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Mayo '13: Brown University: in need of diversity?


Recently, the Associated Press released an article on a new Group Independent Study Project, "Modern Conservatism in America," applauding its introduction of open-minded intellectual curiosity to what was characterized as a traditionally liberal, agenda-driven curriculum. As a response to that rhetoric, The Herald printed an editorial ("‘Trafficking in stereotype,'" Feb. 15) attacking the idea that Brown's liberal curriculum has prevented the academic exploration of conservative thought.

While it is true that many hallmark texts of conservative literature are sufficiently infused into the University's course offerings, the context in which the readings and the ideology itself are presented remains grossly slanted to the left. The debate is indicative of a larger lack of ideological diversity here at Brown that should be remedied if we wish to welcome students and faculty from all backgrounds in the future.

As a political science and economics concentrator, I can attest to the fact that several of Brown's political philosophy and economic theory courses adequately incorporate conservative literature into their syllabi. Unfortunately, this merely serves as a facade of legitimacy. The real problem arises in the manner in which these materials are presented in context. Indeed, from the experiences I have had, students are disproportionately fed the data, logic and philosophy that affirm liberal concepts over other alternative approaches.

For instance, in a popular political economy course, Milton Friedman and Friedrich Hayek are presented as neo-liberal roadblocks to the upward arc of Keynesian enlightenment. Also, the Phillips Curve has its virtues downplayed while its weaknesses are magnified. And the alleged present-day vindications of Keynesian ideology are plugged to smooth over any doubts a student might have harbored. Even in a course studying the United States' health care system, the social justice approach is presented through an article by esteemed academic Paul Krugman, while the market justice approach is presented via a YouTube video of members of the Tea Party from rural Wyoming. This biased presentation of conservatism as a confused and misguided academic interpretation feeds the nationwide stereotype that Brown is a closed-minded bastion of liberal thought.

Bias in the University's instruction of politically and socially charged topics is not the only avenue through which we feed the liberal stereotype. The staff we recruit and the research we produce continually fill only a specific portion of the ideological spectrum. While Brown continues to celebrate and promote diversity at all levels of its academic community, it has seemingly overlooked the concept of political diversity.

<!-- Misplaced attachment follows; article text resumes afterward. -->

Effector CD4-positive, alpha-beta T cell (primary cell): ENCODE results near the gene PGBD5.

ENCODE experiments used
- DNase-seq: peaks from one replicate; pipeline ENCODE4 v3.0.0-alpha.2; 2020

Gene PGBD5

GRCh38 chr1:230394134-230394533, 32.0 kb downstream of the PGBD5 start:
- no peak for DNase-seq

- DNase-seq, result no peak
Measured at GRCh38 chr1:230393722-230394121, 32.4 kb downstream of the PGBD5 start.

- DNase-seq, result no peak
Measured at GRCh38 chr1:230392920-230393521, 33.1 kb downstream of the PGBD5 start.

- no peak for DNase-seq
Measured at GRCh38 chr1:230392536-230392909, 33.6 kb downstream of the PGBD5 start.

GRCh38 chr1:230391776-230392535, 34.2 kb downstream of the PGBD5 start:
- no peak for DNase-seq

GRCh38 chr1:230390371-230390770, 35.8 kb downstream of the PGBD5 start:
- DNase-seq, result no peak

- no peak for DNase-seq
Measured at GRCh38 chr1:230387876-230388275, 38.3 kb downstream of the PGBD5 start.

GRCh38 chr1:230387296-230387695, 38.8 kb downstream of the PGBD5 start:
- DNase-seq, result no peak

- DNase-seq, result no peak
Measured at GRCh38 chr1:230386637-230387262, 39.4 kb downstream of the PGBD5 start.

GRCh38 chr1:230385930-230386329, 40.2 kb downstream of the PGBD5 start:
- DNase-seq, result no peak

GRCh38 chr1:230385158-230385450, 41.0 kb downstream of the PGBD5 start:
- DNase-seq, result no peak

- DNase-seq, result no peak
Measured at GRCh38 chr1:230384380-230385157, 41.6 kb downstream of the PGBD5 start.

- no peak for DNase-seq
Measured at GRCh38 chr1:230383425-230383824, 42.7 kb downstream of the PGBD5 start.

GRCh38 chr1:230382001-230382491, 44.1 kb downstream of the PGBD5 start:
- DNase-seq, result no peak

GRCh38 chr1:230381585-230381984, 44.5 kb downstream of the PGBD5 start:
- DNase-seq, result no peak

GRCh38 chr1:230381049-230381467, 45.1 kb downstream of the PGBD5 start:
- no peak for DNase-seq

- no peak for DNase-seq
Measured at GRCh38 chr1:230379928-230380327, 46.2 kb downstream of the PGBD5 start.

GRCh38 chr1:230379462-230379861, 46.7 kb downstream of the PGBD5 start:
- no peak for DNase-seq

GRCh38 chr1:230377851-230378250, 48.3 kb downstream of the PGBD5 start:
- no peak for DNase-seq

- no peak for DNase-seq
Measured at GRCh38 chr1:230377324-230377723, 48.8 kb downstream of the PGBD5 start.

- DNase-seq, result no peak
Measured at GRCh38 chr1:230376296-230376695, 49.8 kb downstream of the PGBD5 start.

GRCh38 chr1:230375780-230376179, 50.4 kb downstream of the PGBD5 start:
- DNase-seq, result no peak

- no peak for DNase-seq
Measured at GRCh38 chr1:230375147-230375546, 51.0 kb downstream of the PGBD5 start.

The recent wave of discussion and surprise elicited by the "Modern Conservatism in America" GISP certainly suggests that Brown has omitted at least some form of ideological diversity in comparison to other elite universities. Whether or not you think this to be true, the fact is that the stigma remains. Brown is widely considered to be an overly liberal campus that harbors the most progressive of Ivy Leaguers. As a community that holds diversity as one of its primary values, I would think this should pose a problem worth fixing.

What's there to fix? Shouldn't Brown pride itself in its overly progressive stereotype and embrace its role as the idealistic Ivy? That depends. Either the University finds it more important to promote its ideologically specific agenda, or it values producing a wide range of thought that fosters a non-biased pursuit of truth. Clearly, as an elite academic institution that is respected in many intellectual fields, Brown has an obligation to strive to perfect its academic community and the forum in which its members contribute to societal knowledge. This noble goal can only be achieved if Brown begins to paint its ideological picture with more than just dark blues and purples.

From my perspective, the University may choose one of two paths. The first option is to continue the course it has set. Brown can continue to hire liberal professors with research priorities driven to please a specific ideological crowd and attract a diverse student body who generally find themselves in the same philosophical ballpark. Or Brown can chart an entirely new course. The University can take its dedication to diversity seriously and recruit faculty and sponsor projects that seek to challenge the blooming progressive literature that it currently produces. It can foster a new level of debate that brings everyone to the table and encourages approaches from all different angles. Such an approach will only reinforce the values that Brown so boldly stands for and dramatically enhance the level of intellectual inquiry and debate among our academic community.



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